Is it likely your university or your bank or Netflix is going to find their entire user database of credentials obtained and leaked? Nah, probably not. That’s not how these things typically go. What will usually happen is that little website you signed up for (and probably even forgot about) gets hacked and, because they didn’t know what they were doing, kept all their users' emails and passwords in plain text right there on the server. (Sound unlikely? It’s what Facebook did for years.) So while your email and bank and Netflix weren’t hacked, someone–and, likely, anyone who wants to search the half-billion passwords that’ve been exposed online–now has those credentials because they’re the same everywhere. So, all that person has to do in theory is take that email and password combination, start visiting popular websites, and eventually they’re going to get lucky.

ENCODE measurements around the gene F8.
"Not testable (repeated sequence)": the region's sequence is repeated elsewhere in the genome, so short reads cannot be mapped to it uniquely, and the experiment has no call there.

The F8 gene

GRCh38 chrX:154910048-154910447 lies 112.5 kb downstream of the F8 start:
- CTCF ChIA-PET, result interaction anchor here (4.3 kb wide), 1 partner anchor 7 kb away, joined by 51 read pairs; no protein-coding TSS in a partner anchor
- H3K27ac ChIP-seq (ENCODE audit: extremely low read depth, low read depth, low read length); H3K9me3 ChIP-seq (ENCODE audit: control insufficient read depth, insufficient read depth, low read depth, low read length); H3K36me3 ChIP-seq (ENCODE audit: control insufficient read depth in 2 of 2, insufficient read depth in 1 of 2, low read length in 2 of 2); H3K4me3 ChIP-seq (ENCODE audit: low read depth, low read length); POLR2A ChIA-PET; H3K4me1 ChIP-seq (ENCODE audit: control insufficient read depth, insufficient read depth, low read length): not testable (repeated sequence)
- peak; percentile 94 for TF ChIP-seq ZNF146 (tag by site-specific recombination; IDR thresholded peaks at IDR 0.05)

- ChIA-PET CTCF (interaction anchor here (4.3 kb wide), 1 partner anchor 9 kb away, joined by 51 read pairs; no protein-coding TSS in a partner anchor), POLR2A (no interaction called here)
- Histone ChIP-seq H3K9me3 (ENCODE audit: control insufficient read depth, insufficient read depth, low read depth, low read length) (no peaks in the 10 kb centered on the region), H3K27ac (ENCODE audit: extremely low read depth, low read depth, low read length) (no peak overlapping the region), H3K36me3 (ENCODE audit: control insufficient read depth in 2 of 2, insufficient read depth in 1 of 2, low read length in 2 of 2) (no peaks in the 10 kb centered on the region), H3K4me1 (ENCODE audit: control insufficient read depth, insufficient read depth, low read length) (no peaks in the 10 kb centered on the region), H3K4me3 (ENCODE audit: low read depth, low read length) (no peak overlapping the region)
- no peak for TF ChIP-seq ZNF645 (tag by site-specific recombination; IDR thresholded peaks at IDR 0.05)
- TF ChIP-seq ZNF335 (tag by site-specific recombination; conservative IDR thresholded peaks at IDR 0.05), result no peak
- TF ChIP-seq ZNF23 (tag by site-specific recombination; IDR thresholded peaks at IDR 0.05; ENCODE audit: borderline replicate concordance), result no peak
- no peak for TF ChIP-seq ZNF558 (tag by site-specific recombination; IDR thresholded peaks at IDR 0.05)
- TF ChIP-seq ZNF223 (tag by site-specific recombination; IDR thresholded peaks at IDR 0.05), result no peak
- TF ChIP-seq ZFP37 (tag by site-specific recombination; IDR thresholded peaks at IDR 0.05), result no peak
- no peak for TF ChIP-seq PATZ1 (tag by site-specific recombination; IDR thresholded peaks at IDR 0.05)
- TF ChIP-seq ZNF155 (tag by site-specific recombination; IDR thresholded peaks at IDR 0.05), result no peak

That is a true nightmare just waiting to happen. That particular nightmare could’ve been avoided by just using different passwords for everything. But who wants to keep track of all those, right? Well.
Why is this low-hanging fruit?
Because services like the ones I’ve chosen for my picks are so dead simple to use that the tiny learning curve is absolutely justified by the benefits of using the services.
Both are both browser extensions and stand-alone phone apps. LastPass keeps track of all those passwords for you, even updates automatically when you need or decide to change your password. It can generate passwords as long and as complex as you need. It even provides what they call the Security Challenge that audits your entire collection of usernames and passwords and tells you if:
a) any are duplicates and used on more than one site,
b) if any of your passwords are just generally weak,
c) if any of your email addresses are included in lists of exposed credentials online,
d) if any of your passwords are old, and
e) how you compare to the rest of the LastPass community.
Take an afternoon and get it set up. Seriously.